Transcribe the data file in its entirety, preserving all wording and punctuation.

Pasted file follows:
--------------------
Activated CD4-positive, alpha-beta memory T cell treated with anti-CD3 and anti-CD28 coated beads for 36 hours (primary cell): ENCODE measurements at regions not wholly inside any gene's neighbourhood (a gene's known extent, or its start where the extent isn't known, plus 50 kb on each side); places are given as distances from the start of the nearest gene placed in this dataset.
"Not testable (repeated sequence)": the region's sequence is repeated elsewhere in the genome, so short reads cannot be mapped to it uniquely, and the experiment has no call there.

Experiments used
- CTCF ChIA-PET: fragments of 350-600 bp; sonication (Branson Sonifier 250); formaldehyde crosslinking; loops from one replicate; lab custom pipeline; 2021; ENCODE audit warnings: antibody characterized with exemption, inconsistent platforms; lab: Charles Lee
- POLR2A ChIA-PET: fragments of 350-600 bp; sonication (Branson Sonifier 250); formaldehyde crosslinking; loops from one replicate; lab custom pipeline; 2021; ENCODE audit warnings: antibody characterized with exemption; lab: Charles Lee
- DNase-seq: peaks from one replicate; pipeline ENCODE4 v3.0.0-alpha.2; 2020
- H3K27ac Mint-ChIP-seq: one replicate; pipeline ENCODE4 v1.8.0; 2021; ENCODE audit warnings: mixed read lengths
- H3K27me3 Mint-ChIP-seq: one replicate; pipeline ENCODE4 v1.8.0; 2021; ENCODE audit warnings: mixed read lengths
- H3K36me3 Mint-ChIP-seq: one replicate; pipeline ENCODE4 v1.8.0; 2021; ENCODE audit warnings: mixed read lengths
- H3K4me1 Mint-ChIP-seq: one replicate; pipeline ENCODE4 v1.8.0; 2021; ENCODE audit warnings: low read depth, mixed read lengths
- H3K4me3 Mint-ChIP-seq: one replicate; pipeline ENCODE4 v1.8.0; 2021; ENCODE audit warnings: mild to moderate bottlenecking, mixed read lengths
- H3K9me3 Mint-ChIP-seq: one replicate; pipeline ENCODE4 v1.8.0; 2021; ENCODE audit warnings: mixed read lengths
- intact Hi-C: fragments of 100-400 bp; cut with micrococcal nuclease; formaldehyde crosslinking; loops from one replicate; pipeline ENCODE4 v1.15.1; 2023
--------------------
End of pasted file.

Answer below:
Activated CD4-positive, alpha-beta memory T cell treated with anti-CD3 and anti-CD28 coated beads for 36 hours (primary cell): ENCODE measurements at regions not wholly inside any gene's neighbourhood (a gene's known extent, or its start where the extent isn't known, plus 50 kb on each side); places are given as distances from the start of the nearest gene placed in this dataset.
"Not testable (repeated sequence)": the region's sequence is repeated elsewhere in the genome, so short reads cannot be mapped to it uniquely, and the experiment has no call there.

Experiments used
- CTCF ChIA-PET: fragments of 350-600 bp; sonication (Branson Sonifier 250); formaldehyde crosslinking; loops from one replicate; lab custom pipeline; 2021; ENCODE audit warnings: antibody characterized with exemption, inconsistent platforms; lab: Charles Lee
- POLR2A ChIA-PET: fragments of 350-600 bp; sonication (Branson Sonifier 250); formaldehyde crosslinking; loops from one replicate; lab custom pipeline; 2021; ENCODE audit warnings: antibody characterized with exemption; lab: Charles Lee
- DNase-seq: peaks from one replicate; pipeline ENCODE4 v3.0.0-alpha.2; 2020
- H3K27ac Mint-ChIP-seq: one replicate; pipeline ENCODE4 v1.8.0; 2021; ENCODE audit warnings: mixed read lengths
- H3K27me3 Mint-ChIP-seq: one replicate; pipeline ENCODE4 v1.8.0; 2021; ENCODE audit warnings: mixed read lengths
- H3K36me3 Mint-ChIP-seq: one replicate; pipeline ENCODE4 v1.8.0; 2021; ENCODE audit warnings: mixed read lengths
- H3K4me1 Mint-ChIP-seq: one replicate; pipeline ENCODE4 v1.8.0; 2021; ENCODE audit warnings: low read depth, mixed read lengths
- H3K4me3 Mint-ChIP-seq: one replicate; pipeline ENCODE4 v1.8.0; 2021; ENCODE audit warnings: mild to moderate bottlenecking, mixed read lengths
- H3K9me3 Mint-ChIP-seq: one replicate; pipeline ENCODE4 v1.8.0; 2021; ENCODE audit warnings: mixed read lengths
- intact Hi-C: fragments of 100-400 bp; cut with micrococcal nuclease; formaldehyde crosslinking; loops from one replicate; pipeline ENCODE4 v1.15.1; 2023